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Congress To Vote On Keystone XL Pipeline

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The stars have aligned for the vote on the Keystone XL pipeline. Republicans have been demanding the vote for months and used the issue to jam the White House on not supporting job creation in the 2014 election cycle. And now Democrats are also interested in having the vote in hopes that allowing Senator Mary Landrieu of Louisiana to vote for the proposal will help her win her runoff election. Though her opponent, Representative Bill Cassidy, will also get a chance to vote for the pipeline in the House.

The problem for the White House is that if enough Democrats vote for the pipeline President Obama is going to have a lot more difficulty opposing it. Not only will pipeline supporters be able to rehash the old talking points about jobs they will be able to celebrate the pipeline as a bipartisan proposal – a term that makes the DC press go wild.

The fact that building the pipeline would be “game over” for preventing climate change seems not to be a factor in Congress.

For the first time in the six-year fight over the controversial Keystone XL pipeline, both houses of Congress will hold a vote on the proposed project, giving each side in a Louisiana Senate election a chance to boost its candidate.The two lawmakers locked in the runoff contest, Sen. Mary Landrieu (D) and Rep. Bill Cassidy (R), seized control of the congressional agenda Wednesday, extracting assurances from House and Senate leaders that votes will be held to bypass President Obama’s authority and authorize construction of the pipeline.

A large showing of Democratic support for the pipeline could complicate the administration’s decision-making process, given the party’s dismal showing at the polls last week. Environmentalist allies of the president are solidly against the project and have been doggedly lobbying the administration against approving it. But Republicans successfully used the president’s environmental and climate agenda as key lines of attack against Democrats in several contested midterm races. Those results strengthen the arguments of those who believe that it would be a political mistake for the administration to deny permits for the unbuilt sections of the pipeline, and congressional approval of the project could put the administration on the defensive if it were inclined to halt the project.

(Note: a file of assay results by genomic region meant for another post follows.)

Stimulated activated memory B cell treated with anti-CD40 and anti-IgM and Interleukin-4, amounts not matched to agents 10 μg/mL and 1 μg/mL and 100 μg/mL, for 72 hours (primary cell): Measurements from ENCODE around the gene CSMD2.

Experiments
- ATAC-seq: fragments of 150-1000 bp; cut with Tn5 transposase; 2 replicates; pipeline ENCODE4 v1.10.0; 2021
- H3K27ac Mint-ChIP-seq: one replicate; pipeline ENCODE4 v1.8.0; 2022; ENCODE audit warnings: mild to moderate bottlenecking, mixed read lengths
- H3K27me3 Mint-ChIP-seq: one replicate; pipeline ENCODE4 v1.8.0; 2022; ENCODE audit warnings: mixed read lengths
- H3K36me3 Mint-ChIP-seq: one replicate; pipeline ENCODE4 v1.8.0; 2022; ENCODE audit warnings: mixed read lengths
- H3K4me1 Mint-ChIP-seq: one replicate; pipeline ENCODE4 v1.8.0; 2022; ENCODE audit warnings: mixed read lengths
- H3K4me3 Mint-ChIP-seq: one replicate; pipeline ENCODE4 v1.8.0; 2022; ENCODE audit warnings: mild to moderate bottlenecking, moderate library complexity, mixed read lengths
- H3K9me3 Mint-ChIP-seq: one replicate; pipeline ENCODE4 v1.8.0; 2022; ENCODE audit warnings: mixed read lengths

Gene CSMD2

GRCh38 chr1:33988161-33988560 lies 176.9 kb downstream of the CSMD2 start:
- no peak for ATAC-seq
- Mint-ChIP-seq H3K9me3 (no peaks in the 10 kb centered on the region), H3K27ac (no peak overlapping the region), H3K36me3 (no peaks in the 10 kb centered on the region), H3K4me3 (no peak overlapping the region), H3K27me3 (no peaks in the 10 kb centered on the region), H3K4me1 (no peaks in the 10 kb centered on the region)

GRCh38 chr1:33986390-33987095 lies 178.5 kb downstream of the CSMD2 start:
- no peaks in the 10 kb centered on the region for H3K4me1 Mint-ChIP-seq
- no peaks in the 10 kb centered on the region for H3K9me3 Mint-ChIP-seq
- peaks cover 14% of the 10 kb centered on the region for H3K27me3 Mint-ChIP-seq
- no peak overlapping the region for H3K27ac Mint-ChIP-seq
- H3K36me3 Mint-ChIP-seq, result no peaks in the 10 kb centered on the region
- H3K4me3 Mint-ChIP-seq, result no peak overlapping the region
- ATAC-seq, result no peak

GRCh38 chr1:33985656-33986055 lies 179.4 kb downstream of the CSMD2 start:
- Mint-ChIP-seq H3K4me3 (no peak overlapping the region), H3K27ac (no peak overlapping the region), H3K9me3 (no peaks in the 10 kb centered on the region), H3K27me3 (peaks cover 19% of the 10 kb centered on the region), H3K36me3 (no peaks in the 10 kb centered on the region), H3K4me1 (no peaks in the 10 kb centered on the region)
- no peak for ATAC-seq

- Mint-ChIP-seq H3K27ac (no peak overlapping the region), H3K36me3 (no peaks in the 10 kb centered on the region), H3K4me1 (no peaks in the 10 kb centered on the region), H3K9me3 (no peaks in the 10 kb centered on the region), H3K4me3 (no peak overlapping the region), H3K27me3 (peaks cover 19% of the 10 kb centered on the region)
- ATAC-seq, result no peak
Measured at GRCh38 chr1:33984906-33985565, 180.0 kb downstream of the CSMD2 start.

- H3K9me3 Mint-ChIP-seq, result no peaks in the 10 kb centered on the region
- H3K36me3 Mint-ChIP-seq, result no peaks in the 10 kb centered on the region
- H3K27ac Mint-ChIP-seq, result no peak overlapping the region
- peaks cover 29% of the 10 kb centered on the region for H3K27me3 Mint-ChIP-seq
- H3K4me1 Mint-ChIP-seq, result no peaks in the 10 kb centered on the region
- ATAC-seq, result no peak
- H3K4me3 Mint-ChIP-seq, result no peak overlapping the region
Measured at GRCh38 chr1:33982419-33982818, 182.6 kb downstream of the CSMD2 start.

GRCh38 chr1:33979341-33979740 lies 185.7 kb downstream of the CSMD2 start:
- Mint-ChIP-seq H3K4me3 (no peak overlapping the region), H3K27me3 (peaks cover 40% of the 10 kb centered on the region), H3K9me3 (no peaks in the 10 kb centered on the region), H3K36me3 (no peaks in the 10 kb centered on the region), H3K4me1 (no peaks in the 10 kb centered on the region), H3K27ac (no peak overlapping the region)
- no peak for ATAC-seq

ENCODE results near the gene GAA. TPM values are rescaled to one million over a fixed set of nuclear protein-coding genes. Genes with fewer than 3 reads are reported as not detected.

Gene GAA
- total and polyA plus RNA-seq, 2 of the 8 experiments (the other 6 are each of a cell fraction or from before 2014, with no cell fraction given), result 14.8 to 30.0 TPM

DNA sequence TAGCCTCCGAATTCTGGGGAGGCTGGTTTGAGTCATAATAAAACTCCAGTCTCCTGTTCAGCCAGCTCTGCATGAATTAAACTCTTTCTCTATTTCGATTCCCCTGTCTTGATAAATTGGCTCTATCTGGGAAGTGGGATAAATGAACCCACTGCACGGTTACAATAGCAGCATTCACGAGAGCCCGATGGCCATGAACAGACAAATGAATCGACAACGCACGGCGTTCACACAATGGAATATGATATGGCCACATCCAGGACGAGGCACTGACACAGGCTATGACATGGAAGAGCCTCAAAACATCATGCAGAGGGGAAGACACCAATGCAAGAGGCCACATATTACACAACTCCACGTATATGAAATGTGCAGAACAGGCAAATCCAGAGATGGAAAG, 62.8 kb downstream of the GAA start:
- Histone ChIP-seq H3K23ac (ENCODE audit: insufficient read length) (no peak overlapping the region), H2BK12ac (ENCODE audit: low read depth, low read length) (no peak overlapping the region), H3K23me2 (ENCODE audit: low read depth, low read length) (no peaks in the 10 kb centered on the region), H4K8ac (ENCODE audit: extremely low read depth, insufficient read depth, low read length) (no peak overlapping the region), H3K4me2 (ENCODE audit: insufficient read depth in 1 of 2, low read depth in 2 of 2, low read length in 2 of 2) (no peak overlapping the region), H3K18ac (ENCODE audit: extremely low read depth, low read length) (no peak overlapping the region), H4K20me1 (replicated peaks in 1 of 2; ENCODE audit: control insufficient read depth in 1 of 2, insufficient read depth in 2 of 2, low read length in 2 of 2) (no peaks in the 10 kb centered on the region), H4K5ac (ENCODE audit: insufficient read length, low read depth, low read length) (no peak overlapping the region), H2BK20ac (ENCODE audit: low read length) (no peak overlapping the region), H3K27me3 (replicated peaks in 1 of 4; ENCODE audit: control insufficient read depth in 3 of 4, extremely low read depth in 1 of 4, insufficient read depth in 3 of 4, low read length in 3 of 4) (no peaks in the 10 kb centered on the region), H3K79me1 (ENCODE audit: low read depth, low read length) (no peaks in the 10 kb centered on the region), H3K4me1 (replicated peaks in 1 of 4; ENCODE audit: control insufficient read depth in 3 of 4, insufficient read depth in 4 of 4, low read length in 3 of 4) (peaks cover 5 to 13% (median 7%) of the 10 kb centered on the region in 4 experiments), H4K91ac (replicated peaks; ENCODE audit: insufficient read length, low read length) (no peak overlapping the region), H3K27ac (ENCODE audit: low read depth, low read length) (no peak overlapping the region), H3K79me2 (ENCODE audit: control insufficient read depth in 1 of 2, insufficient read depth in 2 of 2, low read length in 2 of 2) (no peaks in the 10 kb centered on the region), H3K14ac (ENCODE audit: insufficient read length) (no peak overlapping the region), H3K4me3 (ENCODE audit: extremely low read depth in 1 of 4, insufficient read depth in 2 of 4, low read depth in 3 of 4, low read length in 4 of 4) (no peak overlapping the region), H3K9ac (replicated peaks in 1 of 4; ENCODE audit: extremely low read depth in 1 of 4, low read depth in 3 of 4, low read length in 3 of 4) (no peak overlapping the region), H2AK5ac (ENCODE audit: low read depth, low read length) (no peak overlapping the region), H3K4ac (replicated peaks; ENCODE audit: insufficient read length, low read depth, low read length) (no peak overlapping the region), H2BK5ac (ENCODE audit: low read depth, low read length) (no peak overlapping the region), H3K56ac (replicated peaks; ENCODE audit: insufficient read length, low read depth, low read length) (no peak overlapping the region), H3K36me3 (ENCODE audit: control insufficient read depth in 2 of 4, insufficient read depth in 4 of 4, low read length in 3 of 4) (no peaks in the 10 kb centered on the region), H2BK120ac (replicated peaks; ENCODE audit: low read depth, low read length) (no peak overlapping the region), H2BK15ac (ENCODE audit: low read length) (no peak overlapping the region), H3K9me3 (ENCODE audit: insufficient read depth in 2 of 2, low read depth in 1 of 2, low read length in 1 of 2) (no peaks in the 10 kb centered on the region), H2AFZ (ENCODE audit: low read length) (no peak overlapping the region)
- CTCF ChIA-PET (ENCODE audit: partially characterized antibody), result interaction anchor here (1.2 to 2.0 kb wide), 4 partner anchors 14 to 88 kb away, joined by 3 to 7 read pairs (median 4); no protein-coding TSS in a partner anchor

But the elections are over aren’t they? If it was a political mistake for the White House to prevent the building the pipeline the cost has already been paid with the loss of Senate and House seats. Caving in now to support a dangerous project is not going to bring back control of the Senate, but it will show the world that the US really isn’t really serious about climate change.

While agreements with China about the future are encouraging the Keystone XL issue is here now. It will be hard to take commitments to fight climate change in the future seriously if at present the White House and Democrats in Congress are supporting a climate killing pipeline.

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Dan Wright

Dan Wright

Daniel Wright is a longtime blogger and currently writes for Shadowproof. He lives in New Jersey, by choice.